She discovers that Miss Drake had also been stepping out with club
owner Geary. Geary was less than amused with the attention she was
laying on Morton. Geary had killed Drake and framed Morton for the
crime. Collier confronts Geary, which needless to say is not the
swiftest thing to do. It is only the timely arrival of Detective Litel
and Beery that save Collier from the same fate as Drake.
While not a gem by any means, this Universal Studios low renter passes the time quite well. As a bonus for the jazz fan, there is a set that features tenor sax great, Coleman Hawkins, as well as bass legend, Oscar Pettiford. Josh White even gets in a couple of songs.
John Hoffman directed the film. Hoffman worked mostly as an editor with WHY MUST I DIE and WAR HUNT as examples of the films he worked on. The screenplay was by Henry Blankfort. Blankfort wrote the screenplays for "Underworld Story" and "Open Secret". The D of P was Jerome Ash who was a bottom B and serial cameraman.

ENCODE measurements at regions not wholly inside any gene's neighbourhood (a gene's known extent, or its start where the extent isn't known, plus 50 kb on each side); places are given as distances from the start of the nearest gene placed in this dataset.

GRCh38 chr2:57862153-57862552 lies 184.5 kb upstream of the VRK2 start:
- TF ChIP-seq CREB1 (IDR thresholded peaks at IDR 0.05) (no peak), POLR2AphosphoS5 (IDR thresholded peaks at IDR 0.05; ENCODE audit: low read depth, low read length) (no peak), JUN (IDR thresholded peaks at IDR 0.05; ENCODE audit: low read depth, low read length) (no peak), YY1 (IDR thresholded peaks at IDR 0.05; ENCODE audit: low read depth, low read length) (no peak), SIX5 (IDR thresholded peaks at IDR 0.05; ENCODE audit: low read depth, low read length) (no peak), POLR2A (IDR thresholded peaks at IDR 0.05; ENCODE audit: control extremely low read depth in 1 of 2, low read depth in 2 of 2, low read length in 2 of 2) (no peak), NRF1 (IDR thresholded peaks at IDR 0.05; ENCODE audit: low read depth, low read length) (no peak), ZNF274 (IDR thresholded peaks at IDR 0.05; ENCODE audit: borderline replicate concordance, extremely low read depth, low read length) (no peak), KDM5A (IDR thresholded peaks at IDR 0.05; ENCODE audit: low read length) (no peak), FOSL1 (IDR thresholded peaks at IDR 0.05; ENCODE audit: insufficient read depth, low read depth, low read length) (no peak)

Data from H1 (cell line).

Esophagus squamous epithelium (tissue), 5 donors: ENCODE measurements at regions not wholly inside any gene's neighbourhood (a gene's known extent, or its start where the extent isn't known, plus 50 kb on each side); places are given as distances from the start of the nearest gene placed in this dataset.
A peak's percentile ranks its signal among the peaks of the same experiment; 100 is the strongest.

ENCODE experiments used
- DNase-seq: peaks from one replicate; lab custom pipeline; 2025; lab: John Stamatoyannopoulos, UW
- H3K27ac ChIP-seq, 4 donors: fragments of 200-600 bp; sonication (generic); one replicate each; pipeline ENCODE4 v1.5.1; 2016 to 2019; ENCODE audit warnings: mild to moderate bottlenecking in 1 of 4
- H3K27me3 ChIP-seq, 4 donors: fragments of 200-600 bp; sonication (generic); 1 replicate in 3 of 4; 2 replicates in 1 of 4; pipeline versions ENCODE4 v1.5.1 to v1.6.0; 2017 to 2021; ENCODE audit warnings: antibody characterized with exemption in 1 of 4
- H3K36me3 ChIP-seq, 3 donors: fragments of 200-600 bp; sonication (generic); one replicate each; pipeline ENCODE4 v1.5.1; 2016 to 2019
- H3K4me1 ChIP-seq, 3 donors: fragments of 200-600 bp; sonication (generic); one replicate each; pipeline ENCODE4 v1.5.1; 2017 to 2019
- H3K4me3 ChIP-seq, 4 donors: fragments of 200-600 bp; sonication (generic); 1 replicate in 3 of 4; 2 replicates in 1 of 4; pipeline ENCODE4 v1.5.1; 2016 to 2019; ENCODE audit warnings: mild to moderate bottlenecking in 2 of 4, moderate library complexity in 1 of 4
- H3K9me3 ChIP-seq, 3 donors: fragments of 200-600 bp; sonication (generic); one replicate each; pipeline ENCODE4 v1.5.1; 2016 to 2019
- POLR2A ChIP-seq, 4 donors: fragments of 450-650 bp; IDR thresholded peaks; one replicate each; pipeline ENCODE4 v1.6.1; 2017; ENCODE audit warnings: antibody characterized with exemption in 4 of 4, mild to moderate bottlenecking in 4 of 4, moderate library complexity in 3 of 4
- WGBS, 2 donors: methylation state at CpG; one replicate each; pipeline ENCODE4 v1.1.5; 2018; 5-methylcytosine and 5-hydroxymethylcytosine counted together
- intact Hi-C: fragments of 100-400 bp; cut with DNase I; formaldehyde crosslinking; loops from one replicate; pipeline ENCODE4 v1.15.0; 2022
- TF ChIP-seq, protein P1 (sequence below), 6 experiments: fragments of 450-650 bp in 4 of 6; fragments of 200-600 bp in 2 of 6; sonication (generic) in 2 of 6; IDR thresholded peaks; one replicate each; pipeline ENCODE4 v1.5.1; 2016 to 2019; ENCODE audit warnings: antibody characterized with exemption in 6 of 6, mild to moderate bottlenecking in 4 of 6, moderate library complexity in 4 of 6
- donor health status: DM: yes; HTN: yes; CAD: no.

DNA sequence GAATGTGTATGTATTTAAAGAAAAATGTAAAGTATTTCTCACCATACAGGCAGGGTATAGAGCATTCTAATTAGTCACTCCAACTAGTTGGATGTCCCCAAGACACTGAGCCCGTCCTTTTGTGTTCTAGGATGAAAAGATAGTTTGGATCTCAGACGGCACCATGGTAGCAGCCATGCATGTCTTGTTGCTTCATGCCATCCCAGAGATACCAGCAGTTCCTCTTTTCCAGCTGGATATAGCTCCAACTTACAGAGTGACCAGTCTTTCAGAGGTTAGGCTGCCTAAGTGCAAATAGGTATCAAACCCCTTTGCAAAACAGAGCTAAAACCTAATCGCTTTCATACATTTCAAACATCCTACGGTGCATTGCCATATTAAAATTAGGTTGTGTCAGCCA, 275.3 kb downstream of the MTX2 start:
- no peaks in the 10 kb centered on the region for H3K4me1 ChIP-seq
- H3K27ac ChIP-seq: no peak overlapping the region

John Litel was in THE MADONNA'S SECRET, SMOOTH AS SILK, LIGHTHOUSE, THE GUILTY, KEY LARGO, PITFALL, WOMAN IN HIDING, KISS TOMORROW GOODBYE. Collier was in COBRA WOMAN and OUT OF THE STORM. Claudia Drake was in THE LADY CONFESSES, LADY AT MIDNIGHT and DETOUR. Morton had roles in MONEY MADNESS, SMOOTH AS SILK and CRIME INC. Kellogg was in SOMEWHERE IN THE NIGHT, THE STRANGE LOVE OF MARTHA IVERS, JOHNNY O'CLOCK, PORT OF NEW YORK and THE ENFORCER. We all know Brodie's noir pedigree and some of us will remember Jimmy Dodd from THE MICKEY MOUSE CLUB.